There was, I suppose, a fair amount of pressure on Lukasz Fabianski last night. After all, it was the knockout stage of the Champions League: Europe’s premiere club competition.
Not only that, but he has spent much of the season being hyped as the superior alternative to an out-of-sorts Manuel Almunia. It’s a truism that with every game Almunia played, Fabianski got better. A mistake against Stoke in the FA Cup did little to dislodge the conviction of many: Almunia’s time was up, and as soon as Fabianski got a chance in the side, the number one shirt was his for the taking.
Fabianski must have felt the same, having been frustrated that mistakes from the goal’s current incumbent never led to a first-team opportunity for him. When a finger injury ruled Almunia out of an appearance in Porto, Fabianski will have been desperate to impress.
Arsene Wenger didn’t shy away from adding weight to the expectation on the Pole, stating in the build-up:
“He has exceptional talent, he’s a very intelligent goalkeeper and he will have learned. Don’t forget that one of the greatest goalkeepers ever in England, David Seaman, made mistakes at 22 or 23.”
By the time the game kicked off, the stakes had been built so high for Fabianski that his performance was always going to be one of extremes. Unfortunately, as we now know, those extremes were not at the good end of the scale.
There are men who are exceptional athletes, with extraordinary technical ability. To get this far in the English game, Fabianski must be counted among them. However, there is a tier above these types, whose personnel is dictated principally by the force of their personality. These are the the players who would have responded to such pressurised situation with the performance of their lives. On last night’s evidence, Fabianski will never inhabit this group.
On the precipice of first-team pre-eminence, he stumbled and fell. It is now a long way back. At many other clubs, he wouldn’t be forgiven. Ben Foster has made less high profile mistakes at United and finds himself third in the pecking order and close to the exit door. As it is, Wenger’s commendable faith and misguided lenience will probably see Fabianski back in goal as soon as Saturday’s game against Sunderland.
The mistakes, when they came, were horrendous. First Varela’s tame cross from the right-wing was palmed pathetically in to his own net. Then, in the second half, Sol Campbell was shepherding a ball back towards his own goal, hoping Fabianski would come and deal with it emphatically. When he didn’t, Campbell (possibly inadvertently) prodded the ball back to the keeper. Fabianski picked it up, and the ref blew for an indirect free-kick inside the penalty area. According to the rules, he can only blow if he is sure Campbell’s pass was deliberate. According to common sense, Fabianski cannot take that risk. Deal with the ball – get it out of play. These are the basics.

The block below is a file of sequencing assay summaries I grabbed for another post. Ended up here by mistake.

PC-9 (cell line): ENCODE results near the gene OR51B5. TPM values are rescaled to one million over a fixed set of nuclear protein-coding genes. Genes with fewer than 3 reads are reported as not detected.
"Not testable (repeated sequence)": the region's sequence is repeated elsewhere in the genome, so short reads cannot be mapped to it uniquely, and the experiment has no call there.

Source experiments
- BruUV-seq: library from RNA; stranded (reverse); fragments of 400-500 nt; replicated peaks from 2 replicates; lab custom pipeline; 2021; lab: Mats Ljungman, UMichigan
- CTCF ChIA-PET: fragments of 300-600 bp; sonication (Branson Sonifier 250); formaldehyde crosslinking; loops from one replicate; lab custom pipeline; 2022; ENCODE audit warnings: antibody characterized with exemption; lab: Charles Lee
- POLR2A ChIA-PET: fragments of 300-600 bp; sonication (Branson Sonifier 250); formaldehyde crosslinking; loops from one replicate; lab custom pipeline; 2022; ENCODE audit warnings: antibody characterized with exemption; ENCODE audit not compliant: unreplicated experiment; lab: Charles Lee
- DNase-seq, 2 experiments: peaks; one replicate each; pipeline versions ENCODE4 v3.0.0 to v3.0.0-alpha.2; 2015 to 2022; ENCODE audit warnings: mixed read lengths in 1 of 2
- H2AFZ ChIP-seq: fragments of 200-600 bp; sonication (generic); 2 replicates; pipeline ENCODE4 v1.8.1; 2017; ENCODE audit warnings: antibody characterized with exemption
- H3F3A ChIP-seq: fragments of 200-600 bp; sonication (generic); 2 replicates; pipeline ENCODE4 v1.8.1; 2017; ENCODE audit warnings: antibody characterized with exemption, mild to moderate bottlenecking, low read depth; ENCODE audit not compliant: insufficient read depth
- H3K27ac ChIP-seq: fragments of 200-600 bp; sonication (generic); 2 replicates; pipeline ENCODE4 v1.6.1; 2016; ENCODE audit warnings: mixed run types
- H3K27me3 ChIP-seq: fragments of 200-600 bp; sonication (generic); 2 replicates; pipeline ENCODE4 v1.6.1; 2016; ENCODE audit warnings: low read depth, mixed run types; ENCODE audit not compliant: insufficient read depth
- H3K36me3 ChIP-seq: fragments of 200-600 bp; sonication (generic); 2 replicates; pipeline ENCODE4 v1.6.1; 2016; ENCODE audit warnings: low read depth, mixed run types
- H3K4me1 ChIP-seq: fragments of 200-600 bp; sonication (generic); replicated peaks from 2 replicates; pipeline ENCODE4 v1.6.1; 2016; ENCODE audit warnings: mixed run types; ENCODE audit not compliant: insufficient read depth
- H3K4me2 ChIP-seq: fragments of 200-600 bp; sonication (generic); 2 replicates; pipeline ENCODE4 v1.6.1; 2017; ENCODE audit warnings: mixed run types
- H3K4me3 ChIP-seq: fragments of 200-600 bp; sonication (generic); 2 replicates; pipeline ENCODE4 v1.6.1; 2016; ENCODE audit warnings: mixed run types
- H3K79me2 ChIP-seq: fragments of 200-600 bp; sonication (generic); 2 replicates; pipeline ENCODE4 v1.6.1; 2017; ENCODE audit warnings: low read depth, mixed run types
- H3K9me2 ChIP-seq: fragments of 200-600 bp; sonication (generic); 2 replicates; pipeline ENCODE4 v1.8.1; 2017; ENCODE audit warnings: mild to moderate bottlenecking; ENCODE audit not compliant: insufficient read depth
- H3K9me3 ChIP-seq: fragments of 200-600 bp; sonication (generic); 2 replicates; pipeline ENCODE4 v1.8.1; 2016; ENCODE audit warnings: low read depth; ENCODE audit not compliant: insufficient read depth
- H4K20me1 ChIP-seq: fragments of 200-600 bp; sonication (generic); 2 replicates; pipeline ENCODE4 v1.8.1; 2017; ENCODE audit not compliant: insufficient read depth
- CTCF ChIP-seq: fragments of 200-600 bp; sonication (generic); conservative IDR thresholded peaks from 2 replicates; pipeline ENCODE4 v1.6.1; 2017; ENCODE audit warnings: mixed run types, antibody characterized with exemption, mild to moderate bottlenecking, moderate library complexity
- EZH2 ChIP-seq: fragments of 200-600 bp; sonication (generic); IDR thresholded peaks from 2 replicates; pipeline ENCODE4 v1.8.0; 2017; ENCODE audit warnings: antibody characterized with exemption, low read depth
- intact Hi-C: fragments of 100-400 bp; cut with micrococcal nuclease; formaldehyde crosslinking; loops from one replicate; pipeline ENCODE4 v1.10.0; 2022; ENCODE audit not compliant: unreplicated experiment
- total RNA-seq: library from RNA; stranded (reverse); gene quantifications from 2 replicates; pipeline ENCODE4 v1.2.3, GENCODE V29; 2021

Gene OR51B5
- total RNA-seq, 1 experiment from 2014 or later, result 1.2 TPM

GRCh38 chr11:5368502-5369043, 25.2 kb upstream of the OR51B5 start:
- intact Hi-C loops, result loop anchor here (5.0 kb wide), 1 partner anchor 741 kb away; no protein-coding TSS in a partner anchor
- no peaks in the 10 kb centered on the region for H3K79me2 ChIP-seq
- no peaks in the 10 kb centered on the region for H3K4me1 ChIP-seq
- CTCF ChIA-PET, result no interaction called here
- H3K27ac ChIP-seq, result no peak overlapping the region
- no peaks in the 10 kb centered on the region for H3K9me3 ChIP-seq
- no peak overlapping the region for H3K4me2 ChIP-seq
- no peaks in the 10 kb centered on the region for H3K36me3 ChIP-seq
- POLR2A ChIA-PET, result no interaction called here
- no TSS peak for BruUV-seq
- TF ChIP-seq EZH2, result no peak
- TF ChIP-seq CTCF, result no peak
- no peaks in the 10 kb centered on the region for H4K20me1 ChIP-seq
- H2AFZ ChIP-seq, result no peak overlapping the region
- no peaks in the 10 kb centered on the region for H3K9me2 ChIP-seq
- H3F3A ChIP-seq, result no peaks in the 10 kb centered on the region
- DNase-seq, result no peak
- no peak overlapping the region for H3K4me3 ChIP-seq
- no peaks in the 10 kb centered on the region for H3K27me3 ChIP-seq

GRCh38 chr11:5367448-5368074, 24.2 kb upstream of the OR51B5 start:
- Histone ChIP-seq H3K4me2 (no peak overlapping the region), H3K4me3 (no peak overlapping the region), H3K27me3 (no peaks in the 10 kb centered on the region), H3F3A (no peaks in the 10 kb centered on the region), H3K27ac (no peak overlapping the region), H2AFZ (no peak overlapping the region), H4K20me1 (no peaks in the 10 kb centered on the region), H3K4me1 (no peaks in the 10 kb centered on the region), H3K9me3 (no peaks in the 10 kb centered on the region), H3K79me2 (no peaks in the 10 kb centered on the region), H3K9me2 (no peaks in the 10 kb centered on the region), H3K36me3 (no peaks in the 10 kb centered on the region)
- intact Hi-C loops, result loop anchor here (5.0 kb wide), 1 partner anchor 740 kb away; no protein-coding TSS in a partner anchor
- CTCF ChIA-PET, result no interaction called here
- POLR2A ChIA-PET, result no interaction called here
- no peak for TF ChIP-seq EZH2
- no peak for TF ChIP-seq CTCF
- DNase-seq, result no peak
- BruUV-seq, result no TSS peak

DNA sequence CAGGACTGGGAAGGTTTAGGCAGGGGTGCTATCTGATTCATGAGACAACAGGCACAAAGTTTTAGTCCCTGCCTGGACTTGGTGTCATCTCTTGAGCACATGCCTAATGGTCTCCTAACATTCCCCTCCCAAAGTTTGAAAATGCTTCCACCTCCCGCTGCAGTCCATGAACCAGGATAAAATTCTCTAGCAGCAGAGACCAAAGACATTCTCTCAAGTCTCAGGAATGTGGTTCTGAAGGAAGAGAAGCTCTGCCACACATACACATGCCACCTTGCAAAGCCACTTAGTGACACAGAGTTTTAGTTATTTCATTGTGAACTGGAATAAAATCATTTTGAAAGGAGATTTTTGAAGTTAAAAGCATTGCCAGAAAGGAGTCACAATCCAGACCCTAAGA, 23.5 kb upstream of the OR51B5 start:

What transpired afterwards was arguably even more calamitous. Instead of holding on to the ball to slow the Porto momentum, Fabianski handed the ball back, allowing them to take a quick free-kick which Falcao tapped in – his celebration comprised a mixture of joy at scoring and amazement at having been gifted the opportunity.
It was, as Cesc called it, schoolboy. There is no defence for… well, no defence. However, in the interest of balance I will demonstrate to you that whilst allowing the play to continue, the referee very clearly blocked off Sol Campbell and prevented him from cutting the ball out:
Throw in the fact that he also denied Tomas Rosicky the clearest of penalties and Martin Hansson becomes a deeply unlikeable man.
Campbell was understandably furious on what was a bitter-sweet night for him. He had headed an equaliser to rack up goals in consecutive Champions League games – the last being on that fateful night in Paris four years ago.
It was a classic Arsenal goal – and when I say that I mean the Arsenal of Graham, not Wenger. A Fabregas corner was flicked on by Thomas Vermaelen, Rosicky nodded it back across goal, and Campbell powered it in to the top corner. I have to say I’m really enjoying the big man’s comeback. If I had to give either him or Silvestre a new deal in the summer, I’d certainly let Sol’s renaissance continue a little longer.
Campbell’s header could prove a vital goal in the return leg: a 2-1 defeat is significantly better than losing 1-0. Our away goal means that a 1-0 win at the Emirates will take us through, though the chances of us keeping a clean sheet have to be slim to none. What’s frustrating is that last night could have been so much more productive – for about an hour in the middle of the game we played rather well, and only idiotic mistakes account for us trailing the Portuguese side. The saving grace is that last night could prove more costly to Fabianski than it does to his team-mates.